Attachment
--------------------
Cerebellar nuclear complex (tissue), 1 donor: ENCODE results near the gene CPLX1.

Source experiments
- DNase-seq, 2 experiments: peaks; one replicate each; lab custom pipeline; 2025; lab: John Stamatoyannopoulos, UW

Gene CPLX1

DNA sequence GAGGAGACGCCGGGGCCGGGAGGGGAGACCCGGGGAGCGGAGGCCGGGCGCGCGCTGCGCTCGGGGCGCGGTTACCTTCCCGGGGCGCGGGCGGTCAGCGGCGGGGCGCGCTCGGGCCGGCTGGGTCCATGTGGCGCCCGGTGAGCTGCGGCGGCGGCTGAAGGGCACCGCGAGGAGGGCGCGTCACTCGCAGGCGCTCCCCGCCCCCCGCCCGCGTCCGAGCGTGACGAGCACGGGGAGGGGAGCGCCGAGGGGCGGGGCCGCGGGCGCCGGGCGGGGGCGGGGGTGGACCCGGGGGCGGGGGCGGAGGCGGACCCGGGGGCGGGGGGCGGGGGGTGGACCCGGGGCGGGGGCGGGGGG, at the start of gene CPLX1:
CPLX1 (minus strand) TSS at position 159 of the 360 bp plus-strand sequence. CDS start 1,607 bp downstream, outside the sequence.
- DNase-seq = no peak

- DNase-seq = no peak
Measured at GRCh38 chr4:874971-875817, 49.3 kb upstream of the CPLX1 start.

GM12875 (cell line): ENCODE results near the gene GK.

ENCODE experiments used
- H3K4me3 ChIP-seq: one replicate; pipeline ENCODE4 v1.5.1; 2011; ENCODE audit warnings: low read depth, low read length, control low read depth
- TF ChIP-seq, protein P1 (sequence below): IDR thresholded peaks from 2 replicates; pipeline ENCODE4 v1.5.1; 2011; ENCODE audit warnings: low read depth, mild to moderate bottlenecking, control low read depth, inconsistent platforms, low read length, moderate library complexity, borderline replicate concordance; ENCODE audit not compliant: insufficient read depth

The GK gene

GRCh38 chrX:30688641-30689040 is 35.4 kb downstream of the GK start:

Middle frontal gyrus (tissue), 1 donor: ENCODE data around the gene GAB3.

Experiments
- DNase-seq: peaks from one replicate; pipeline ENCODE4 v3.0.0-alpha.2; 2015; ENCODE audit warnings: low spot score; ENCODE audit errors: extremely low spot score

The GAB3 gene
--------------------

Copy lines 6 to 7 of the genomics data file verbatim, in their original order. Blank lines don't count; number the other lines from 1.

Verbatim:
CPLX1 (minus strand) TSS at position 159 of the 360 bp plus-strand sequence. CDS start 1,607 bp downstream, outside the sequence.
- DNase-seq = no peak